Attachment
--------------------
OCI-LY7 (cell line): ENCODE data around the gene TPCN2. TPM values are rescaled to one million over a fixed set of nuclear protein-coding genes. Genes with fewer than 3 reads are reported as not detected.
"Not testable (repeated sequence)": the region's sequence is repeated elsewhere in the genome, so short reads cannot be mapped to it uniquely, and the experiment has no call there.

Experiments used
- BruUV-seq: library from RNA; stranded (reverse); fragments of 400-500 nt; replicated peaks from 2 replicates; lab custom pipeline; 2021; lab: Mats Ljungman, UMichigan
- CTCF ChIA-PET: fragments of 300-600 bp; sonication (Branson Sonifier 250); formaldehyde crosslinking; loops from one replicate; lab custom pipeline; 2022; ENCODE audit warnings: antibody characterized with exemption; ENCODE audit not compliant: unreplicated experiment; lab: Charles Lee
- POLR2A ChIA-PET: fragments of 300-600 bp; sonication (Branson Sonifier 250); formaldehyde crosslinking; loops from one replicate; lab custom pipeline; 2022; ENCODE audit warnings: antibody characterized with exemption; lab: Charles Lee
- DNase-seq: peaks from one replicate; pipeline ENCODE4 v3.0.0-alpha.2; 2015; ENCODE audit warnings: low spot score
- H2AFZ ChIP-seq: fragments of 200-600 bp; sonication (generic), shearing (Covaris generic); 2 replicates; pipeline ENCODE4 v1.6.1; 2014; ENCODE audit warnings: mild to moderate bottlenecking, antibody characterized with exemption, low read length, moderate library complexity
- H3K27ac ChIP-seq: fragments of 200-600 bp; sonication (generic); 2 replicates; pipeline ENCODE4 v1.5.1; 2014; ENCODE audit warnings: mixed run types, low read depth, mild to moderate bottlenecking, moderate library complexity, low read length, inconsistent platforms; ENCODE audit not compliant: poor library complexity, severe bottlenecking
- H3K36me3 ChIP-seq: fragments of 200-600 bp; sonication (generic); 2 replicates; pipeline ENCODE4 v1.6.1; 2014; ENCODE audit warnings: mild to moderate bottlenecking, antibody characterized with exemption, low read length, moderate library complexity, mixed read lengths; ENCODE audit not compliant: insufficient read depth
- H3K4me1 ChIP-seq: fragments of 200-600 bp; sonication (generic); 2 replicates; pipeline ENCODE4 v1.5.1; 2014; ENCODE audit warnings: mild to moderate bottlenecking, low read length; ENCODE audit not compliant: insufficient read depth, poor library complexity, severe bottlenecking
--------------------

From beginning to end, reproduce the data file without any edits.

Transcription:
OCI-LY7 (cell line): ENCODE data around the gene TPCN2. TPM values are rescaled to one million over a fixed set of nuclear protein-coding genes. Genes with fewer than 3 reads are reported as not detected.
"Not testable (repeated sequence)": the region's sequence is repeated elsewhere in the genome, so short reads cannot be mapped to it uniquely, and the experiment has no call there.

Experiments used
- BruUV-seq: library from RNA; stranded (reverse); fragments of 400-500 nt; replicated peaks from 2 replicates; lab custom pipeline; 2021; lab: Mats Ljungman, UMichigan
- CTCF ChIA-PET: fragments of 300-600 bp; sonication (Branson Sonifier 250); formaldehyde crosslinking; loops from one replicate; lab custom pipeline; 2022; ENCODE audit warnings: antibody characterized with exemption; ENCODE audit not compliant: unreplicated experiment; lab: Charles Lee
- POLR2A ChIA-PET: fragments of 300-600 bp; sonication (Branson Sonifier 250); formaldehyde crosslinking; loops from one replicate; lab custom pipeline; 2022; ENCODE audit warnings: antibody characterized with exemption; lab: Charles Lee
- DNase-seq: peaks from one replicate; pipeline ENCODE4 v3.0.0-alpha.2; 2015; ENCODE audit warnings: low spot score
- H2AFZ ChIP-seq: fragments of 200-600 bp; sonication (generic), shearing (Covaris generic); 2 replicates; pipeline ENCODE4 v1.6.1; 2014; ENCODE audit warnings: mild to moderate bottlenecking, antibody characterized with exemption, low read length, moderate library complexity
- H3K27ac ChIP-seq: fragments of 200-600 bp; sonication (generic); 2 replicates; pipeline ENCODE4 v1.5.1; 2014; ENCODE audit warnings: mixed run types, low read depth, mild to moderate bottlenecking, moderate library complexity, low read length, inconsistent platforms; ENCODE audit not compliant: poor library complexity, severe bottlenecking
- H3K36me3 ChIP-seq: fragments of 200-600 bp; sonication (generic); 2 replicates; pipeline ENCODE4 v1.6.1; 2014; ENCODE audit warnings: mild to moderate bottlenecking, antibody characterized with exemption, low read length, moderate library complexity, mixed read lengths; ENCODE audit not compliant: insufficient read depth
- H3K4me1 ChIP-seq: fragments of 200-600 bp; sonication (generic); 2 replicates; pipeline ENCODE4 v1.5.1; 2014; ENCODE audit warnings: mild to moderate bottlenecking, low read length; ENCODE audit not compliant: insufficient read depth, poor library complexity, severe bottlenecking